I know, you're looking at the picture and thinking, "No way. That stuff looks nasty. One bite maybe, just to be friendly, but that's it. I'd much rather enjoy a homemade cream puff and some cheese fondue." but you are so so wrong. anyways, i could go on, but you have the recipe...try it out. especially if you live somewhere cold. i promise you won't be disappointed.

Chanukah Hostess channeling Maccabees

My brother is, gasp!, dating a non-Jew, as we both, for whatever reason, have always done. Except for that Rachael girl he dated for a few weeks his sophomore year of college...oh, and I once dated a 1/2 Jew who was culturally about as WASPy as they come. At any rate, my mother has accepted, albeit with reservation, our dating patterns until this year when my brother's girlfriend ordered him a Christmas stocking!!! My mom responded in kind, sending heaps of Chanukah decorations to Laura, to put up with the Christmas stocking. Lucky me, I benefit from this holiday decorating one -ups-manship. I found this beautiful Chanukah Hostess Set waiting for me when I came home last Thursday. The Hostess Set, including a hot mit, a pot holder and a (non-pictured) towel, also came with a sparkly strand of stars and a slightly stale frosted Star of David cookie from Sunset, the grocery store that caters to the largely Jewish suburbs from which I hail.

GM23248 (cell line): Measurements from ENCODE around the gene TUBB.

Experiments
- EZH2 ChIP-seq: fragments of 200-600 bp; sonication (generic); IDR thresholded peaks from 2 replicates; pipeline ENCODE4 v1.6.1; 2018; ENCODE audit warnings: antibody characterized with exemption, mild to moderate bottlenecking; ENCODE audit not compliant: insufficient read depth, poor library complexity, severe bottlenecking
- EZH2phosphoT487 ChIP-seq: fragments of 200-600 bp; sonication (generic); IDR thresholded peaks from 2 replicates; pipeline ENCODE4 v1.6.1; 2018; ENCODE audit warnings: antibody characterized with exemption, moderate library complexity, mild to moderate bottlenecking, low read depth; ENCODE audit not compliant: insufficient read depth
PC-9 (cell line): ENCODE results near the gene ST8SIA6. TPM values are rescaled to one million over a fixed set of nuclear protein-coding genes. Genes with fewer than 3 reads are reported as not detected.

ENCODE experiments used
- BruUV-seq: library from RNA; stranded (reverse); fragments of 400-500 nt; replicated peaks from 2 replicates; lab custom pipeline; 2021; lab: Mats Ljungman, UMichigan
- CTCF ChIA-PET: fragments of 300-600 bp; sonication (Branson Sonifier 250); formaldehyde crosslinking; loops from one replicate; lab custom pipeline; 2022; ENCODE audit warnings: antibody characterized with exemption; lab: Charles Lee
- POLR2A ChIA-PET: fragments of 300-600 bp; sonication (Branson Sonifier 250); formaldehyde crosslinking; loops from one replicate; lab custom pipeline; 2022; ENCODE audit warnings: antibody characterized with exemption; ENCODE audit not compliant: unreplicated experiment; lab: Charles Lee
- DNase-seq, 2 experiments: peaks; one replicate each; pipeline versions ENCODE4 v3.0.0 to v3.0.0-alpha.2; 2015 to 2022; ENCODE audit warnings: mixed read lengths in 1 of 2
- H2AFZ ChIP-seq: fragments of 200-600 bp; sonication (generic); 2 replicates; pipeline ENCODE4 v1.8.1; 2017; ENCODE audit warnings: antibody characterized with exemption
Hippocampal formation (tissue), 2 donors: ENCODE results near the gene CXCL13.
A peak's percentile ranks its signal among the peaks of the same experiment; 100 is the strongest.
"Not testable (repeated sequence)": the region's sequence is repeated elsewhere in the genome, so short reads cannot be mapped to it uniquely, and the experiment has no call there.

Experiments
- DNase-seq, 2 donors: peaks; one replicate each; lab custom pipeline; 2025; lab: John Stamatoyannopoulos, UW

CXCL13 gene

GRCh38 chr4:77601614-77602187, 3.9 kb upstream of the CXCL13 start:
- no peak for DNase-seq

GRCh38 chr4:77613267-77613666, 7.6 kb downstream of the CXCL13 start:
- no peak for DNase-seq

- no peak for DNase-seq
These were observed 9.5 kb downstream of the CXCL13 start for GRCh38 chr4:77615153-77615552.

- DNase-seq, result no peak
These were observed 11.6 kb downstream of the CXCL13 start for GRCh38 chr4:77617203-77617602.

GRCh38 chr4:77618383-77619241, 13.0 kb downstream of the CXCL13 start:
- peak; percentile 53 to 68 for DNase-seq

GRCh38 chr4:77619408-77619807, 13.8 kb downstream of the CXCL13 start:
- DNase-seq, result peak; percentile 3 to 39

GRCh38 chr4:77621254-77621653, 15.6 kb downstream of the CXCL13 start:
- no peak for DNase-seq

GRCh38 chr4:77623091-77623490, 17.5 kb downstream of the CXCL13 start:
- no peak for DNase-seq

I think it's all quite lovely, though the screen print on the towel suggests a lack of truly absorbent powers. And yet, didn't the Jews doubt that the oil found when they reclaimed the Temple would burn for more than one night? Perhaps this screen print towel will be my modern day miracle of, um, absorption. Yes, just as the oil burned for eight days, so will my Chanukah Hostess towel persevere (much like the Maccabees), wiping up all liquids that come before it.